I was deeply saddened to learn of Kurt’s death tonight. I was first introduced to Vonnegut’s work in high school where I read both Slaughterhouse 5 and his short story collection Welcome to the Monkey House. I remember Slaughterhouse had some impact but reading Monkey House is what made me a forever fan. Even now, I can recall a number of stories from that collection without having read them in many years.
Soon after, I started slowly making my way through his books, becoming more hooked at every page. I love his characters, whom you feel like you know immediately. I love his use of metafiction, putting himself (or you) in the book and interaction between levels, or the way he plays with time. I love the ideas and creative thoughts that infuse his books, whether they are science (like [Ice-
Nine](http://en.wikipedia.org/wiki/Ice-nine)) or science fiction (the Tramfladorians). I love his humor and the sense that life is precious and worth living to the fullest.
There are many Vonnegut works that I love, but Cat’s Cradle is by far my favorite. I’ve read it a bunch of times and still enjoy it, particularly the parts about Bokonon. Somehow, this book helped me understand myself and my place in this world better.
I’ve always loved Vonnegut’s essays, appearances, and non-fiction works as well. Wampeters, Foma, and Granfalloons (all terms from Bokononism in Cat’s Cradle) was something I found on a dusty library shelf years ago and found interesting and inspiring. Some of my favorite advice on writing comes from Vonnegut as well (not that I’m any good at following it).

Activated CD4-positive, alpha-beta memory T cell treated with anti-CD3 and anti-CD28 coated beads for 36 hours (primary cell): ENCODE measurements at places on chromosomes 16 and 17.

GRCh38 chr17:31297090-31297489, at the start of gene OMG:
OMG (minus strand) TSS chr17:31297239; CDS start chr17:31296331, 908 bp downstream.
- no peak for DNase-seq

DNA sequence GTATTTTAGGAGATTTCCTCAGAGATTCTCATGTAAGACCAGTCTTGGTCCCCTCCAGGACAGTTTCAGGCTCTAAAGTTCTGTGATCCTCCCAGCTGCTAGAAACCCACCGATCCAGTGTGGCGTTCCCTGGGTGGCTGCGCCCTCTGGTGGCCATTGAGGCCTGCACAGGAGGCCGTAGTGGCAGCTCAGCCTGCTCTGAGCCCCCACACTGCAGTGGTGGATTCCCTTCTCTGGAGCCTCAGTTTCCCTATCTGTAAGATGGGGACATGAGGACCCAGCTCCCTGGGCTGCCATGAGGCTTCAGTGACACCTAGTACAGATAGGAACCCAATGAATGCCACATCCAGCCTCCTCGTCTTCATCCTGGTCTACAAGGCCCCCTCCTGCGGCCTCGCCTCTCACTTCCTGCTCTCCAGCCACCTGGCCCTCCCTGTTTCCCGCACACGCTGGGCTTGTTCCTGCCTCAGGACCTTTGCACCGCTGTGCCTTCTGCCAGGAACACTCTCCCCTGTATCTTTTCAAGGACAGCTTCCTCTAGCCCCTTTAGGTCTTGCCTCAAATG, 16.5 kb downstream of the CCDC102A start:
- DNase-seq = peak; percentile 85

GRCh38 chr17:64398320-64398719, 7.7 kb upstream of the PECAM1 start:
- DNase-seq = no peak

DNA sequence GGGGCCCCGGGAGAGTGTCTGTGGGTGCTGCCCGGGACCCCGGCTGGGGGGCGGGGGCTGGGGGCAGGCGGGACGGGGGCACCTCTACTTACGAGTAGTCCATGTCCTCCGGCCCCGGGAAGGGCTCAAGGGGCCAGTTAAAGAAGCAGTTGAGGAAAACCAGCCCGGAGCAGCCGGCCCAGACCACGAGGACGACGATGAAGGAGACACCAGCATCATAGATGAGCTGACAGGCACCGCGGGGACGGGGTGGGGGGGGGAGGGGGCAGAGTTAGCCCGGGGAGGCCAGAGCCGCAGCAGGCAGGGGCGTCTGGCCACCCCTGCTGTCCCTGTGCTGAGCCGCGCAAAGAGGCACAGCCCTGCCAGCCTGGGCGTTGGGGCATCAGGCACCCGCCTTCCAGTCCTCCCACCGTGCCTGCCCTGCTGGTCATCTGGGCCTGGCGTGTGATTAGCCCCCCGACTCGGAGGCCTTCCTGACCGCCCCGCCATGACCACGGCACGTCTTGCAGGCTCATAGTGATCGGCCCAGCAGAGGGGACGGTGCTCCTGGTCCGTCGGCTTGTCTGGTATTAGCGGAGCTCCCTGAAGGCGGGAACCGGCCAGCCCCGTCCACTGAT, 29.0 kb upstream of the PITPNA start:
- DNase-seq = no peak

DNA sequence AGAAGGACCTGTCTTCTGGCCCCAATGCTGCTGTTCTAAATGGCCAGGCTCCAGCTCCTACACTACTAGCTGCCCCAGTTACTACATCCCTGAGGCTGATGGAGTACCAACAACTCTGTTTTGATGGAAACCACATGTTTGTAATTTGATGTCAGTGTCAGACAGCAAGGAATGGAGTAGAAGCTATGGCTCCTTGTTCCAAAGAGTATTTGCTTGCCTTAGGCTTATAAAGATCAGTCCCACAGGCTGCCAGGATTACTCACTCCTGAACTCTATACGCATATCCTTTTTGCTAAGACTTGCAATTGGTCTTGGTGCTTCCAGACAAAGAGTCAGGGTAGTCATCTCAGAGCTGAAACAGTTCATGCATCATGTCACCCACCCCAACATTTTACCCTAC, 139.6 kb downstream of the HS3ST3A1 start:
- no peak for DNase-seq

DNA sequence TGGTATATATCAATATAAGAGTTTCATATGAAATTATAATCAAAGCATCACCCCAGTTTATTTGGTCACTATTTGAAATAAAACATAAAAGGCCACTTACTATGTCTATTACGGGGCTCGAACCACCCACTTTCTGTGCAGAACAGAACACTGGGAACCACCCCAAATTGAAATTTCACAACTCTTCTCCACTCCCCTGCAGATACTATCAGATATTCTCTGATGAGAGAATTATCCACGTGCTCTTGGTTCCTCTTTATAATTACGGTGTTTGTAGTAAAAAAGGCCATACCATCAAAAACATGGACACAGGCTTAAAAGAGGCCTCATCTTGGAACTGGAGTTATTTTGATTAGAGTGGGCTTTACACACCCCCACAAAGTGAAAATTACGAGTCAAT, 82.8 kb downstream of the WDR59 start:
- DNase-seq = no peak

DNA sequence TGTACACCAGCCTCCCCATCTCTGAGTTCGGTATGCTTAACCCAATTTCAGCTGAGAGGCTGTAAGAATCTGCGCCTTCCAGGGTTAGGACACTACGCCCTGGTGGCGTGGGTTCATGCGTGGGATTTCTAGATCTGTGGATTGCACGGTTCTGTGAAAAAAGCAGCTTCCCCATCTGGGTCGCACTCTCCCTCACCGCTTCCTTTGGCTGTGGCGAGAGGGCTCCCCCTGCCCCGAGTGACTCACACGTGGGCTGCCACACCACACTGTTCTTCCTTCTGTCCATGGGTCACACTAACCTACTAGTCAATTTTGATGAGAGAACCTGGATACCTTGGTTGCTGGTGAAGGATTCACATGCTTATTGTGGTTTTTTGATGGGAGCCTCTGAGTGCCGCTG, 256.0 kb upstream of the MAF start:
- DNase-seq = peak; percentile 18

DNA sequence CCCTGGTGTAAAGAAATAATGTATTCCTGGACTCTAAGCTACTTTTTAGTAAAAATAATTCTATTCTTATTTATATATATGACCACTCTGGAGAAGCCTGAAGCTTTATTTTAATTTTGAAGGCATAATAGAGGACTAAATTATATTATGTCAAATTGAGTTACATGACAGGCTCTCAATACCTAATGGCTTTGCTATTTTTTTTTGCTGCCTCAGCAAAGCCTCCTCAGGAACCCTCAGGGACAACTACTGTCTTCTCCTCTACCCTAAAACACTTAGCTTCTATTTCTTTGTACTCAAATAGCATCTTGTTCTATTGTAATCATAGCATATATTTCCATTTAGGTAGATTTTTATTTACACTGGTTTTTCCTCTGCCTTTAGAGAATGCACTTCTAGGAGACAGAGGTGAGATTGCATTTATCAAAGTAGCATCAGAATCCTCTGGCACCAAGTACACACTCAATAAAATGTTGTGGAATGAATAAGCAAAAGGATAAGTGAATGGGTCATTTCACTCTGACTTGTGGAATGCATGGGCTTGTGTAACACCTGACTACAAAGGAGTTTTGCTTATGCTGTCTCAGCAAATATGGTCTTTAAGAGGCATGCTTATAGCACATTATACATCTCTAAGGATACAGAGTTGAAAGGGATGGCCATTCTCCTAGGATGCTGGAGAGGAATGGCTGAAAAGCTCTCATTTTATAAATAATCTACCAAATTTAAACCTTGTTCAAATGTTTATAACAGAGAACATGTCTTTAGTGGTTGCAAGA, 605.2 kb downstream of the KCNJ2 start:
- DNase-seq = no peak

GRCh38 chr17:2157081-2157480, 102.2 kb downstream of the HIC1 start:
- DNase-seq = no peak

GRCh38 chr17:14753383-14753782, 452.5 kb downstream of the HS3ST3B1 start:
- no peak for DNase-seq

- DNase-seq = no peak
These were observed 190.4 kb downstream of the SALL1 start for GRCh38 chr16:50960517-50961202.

On April 9th, 1998, I snuck out of work early and went to see Vonnegut speak at Washington University. The talk was held at the Wash U Field House (aka the gym) and I remember it as being a surprisingly hot day, made all the hotter by stuffing a thousand students into a confined and poorly-ventilated area. The talk was originally supposed to be held at Graham Chapel, which would have been great, but way too small for the overflow crowd that showed up. Nonetheless, Vonnegut held the (mostly student) audience’s rapt attention in almost total silence for the better part of two hours.
I don’t remember much of what he talked about except for the end. He asked everyone in the audience to turn to their neighbor and tell them about their favorite teacher. Everyone did so and all of a sudden there was loud conversation everywhere as people exchanged stories about their favorite teachers. In the hubbub, Vonnegut quietly walked off stage without most people noticing. As people noticed, a wave of applause went up, but that was it. Very, very cool.
Vonnegut was a humanist, serving as honorary president of the American Humanist Association. He succeeded the late great Isaac Asimov. This page on the unauthorized Vonnegut website recounts his “favorite joke” said to a crowd of humanists after Asimov’s death: “Isaac is up in heaven now.” After that he heartily recommends that if he ever dies, we also say “Kurt is up in heaven now.”
Kurt, thank you for your writing, your ideas, and your life. Kurt is up in heaven now.